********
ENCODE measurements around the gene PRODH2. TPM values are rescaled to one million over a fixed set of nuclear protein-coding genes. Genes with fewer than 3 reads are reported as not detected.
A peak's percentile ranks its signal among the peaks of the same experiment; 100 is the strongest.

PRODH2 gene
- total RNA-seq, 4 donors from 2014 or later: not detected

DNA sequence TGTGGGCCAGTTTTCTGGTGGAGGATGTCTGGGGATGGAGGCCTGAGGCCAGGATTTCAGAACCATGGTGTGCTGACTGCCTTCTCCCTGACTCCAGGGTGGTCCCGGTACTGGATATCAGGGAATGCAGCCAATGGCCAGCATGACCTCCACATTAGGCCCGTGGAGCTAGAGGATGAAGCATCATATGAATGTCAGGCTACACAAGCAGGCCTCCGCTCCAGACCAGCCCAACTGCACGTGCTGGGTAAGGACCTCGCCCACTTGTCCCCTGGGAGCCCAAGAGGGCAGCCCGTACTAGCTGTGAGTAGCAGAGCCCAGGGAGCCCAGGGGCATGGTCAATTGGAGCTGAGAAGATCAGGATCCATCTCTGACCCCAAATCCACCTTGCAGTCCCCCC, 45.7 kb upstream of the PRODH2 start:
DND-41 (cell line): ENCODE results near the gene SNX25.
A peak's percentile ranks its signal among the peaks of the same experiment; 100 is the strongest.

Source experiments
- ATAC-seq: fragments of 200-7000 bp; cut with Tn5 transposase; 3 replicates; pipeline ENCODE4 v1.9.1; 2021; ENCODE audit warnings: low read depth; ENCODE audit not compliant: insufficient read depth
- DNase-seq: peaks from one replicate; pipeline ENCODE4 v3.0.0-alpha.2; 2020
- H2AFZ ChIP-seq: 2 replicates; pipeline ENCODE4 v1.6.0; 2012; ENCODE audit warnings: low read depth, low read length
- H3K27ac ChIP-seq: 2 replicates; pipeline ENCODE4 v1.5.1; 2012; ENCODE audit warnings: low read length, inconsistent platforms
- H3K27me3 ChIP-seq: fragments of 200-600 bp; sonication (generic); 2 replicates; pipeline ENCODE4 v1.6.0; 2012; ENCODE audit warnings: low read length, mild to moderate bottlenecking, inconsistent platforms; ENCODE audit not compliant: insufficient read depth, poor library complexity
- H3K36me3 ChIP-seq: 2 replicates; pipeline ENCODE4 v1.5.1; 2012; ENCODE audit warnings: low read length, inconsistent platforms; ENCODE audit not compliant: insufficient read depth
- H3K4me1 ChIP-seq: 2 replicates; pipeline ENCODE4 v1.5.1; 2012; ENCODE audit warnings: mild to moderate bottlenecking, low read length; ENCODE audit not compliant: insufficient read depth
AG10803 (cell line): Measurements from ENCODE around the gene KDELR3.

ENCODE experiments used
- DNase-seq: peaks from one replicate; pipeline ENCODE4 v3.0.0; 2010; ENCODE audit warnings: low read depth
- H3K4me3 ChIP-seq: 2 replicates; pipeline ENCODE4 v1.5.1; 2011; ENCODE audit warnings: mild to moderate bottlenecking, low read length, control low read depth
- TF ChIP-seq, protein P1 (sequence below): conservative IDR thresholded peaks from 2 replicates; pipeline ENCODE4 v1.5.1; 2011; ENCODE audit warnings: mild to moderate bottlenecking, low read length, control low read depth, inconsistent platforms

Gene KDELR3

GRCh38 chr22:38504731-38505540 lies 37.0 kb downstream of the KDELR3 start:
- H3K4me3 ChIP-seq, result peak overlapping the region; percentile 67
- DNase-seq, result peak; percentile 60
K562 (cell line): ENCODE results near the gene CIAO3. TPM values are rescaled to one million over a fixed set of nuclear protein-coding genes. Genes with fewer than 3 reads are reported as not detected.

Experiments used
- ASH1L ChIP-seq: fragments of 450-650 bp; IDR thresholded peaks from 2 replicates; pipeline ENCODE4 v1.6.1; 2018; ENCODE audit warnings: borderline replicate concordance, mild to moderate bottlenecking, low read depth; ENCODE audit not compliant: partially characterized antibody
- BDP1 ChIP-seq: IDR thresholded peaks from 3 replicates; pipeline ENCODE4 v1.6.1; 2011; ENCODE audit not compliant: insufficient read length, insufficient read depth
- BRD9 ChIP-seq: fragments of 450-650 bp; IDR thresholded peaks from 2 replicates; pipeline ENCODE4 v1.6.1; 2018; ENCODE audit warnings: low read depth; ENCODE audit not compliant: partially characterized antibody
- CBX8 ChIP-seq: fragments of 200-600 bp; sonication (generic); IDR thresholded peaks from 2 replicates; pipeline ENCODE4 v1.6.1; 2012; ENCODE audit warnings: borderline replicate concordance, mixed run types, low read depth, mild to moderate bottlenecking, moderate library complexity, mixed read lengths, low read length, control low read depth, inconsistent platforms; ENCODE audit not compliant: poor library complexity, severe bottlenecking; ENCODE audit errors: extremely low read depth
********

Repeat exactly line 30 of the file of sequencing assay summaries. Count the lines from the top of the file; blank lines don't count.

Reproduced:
- CBX8 ChIP-seq: fragments of 200-600 bp; sonication (generic); IDR thresholded peaks from 2 replicates; pipeline ENCODE4 v1.6.1; 2012; ENCODE audit warnings: borderline replicate concordance, mixed run types, low read depth, mild to moderate bottlenecking, moderate library complexity, mixed read lengths, low read length, control low read depth, inconsistent platforms; ENCODE audit not compliant: poor library complexity, severe bottlenecking; ENCODE audit errors: extremely low read depth